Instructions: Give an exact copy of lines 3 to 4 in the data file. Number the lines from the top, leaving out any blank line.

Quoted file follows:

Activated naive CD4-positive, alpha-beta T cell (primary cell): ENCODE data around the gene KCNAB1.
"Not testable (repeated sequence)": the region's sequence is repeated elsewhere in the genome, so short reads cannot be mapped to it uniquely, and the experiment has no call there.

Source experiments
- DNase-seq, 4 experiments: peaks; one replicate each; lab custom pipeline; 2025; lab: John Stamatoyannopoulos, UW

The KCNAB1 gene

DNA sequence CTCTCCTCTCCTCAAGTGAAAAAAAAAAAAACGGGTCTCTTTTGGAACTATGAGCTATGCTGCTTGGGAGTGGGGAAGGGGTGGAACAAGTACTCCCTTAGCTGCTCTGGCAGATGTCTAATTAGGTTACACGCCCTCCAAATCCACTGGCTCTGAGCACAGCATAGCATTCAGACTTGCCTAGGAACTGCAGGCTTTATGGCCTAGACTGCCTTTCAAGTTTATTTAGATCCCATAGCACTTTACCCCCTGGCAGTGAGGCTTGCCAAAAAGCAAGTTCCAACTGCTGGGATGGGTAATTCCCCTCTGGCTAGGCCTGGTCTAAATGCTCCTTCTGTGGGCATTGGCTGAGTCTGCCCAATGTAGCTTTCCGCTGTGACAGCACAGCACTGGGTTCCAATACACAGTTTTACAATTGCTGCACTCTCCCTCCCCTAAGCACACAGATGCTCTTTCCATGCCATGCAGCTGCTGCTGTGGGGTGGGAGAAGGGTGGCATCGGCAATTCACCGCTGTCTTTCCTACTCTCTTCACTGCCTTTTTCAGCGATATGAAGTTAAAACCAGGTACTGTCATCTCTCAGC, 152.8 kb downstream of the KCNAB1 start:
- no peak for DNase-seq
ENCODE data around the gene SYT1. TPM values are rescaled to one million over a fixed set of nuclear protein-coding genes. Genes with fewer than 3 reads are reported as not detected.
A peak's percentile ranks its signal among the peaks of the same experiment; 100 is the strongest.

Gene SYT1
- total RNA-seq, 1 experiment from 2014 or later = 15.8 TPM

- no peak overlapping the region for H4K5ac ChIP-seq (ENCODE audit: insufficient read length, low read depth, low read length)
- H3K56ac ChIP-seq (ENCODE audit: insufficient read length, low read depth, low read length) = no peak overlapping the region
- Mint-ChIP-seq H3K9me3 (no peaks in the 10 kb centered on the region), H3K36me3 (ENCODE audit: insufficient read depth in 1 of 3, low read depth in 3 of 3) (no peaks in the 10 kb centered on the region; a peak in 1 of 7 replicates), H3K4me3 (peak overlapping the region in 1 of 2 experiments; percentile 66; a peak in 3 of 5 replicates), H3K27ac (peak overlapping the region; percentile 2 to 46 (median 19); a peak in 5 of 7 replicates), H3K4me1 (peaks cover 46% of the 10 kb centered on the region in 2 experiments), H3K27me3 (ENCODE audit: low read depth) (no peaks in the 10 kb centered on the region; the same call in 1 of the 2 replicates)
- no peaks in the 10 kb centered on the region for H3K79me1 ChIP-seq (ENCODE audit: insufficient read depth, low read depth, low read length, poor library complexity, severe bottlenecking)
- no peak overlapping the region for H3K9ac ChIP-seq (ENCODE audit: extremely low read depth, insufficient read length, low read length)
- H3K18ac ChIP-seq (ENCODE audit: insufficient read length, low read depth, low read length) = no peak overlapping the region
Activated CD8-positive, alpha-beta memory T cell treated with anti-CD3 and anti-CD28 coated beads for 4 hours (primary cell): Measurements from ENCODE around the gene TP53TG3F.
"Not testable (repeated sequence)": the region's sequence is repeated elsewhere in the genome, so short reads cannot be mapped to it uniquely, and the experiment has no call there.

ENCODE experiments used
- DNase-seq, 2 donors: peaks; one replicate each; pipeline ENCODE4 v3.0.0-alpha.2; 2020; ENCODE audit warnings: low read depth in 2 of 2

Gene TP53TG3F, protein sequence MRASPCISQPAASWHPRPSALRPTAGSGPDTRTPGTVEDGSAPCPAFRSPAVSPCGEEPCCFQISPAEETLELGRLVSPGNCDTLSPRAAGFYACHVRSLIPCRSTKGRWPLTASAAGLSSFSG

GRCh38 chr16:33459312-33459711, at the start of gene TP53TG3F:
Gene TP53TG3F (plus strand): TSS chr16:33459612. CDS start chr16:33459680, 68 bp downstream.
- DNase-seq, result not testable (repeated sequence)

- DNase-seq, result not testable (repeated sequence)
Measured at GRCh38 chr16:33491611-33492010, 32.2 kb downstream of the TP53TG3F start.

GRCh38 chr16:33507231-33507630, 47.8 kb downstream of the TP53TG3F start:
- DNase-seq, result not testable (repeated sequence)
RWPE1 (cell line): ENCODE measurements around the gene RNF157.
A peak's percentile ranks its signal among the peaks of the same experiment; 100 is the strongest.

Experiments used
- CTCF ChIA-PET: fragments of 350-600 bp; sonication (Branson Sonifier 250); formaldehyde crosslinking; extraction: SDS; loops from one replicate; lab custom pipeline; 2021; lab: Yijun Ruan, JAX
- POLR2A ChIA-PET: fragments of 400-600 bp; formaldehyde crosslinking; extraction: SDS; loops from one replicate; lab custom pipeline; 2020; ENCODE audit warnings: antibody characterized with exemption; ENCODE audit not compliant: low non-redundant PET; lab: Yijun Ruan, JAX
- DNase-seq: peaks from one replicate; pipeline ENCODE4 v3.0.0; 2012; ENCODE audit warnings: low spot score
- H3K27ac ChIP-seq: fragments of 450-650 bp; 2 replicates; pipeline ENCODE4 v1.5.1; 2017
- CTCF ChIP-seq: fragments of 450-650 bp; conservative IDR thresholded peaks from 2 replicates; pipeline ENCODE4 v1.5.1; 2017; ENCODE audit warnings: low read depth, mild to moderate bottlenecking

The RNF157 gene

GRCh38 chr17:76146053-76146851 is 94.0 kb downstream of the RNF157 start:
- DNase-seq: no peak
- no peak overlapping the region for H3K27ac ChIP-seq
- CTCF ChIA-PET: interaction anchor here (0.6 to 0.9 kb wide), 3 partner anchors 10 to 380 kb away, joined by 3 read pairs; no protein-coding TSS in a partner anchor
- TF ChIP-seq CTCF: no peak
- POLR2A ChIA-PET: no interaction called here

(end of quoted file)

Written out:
Source experiments
- DNase-seq, 4 experiments: peaks; one replicate each; lab custom pipeline; 2025; lab: John Stamatoyannopoulos, UW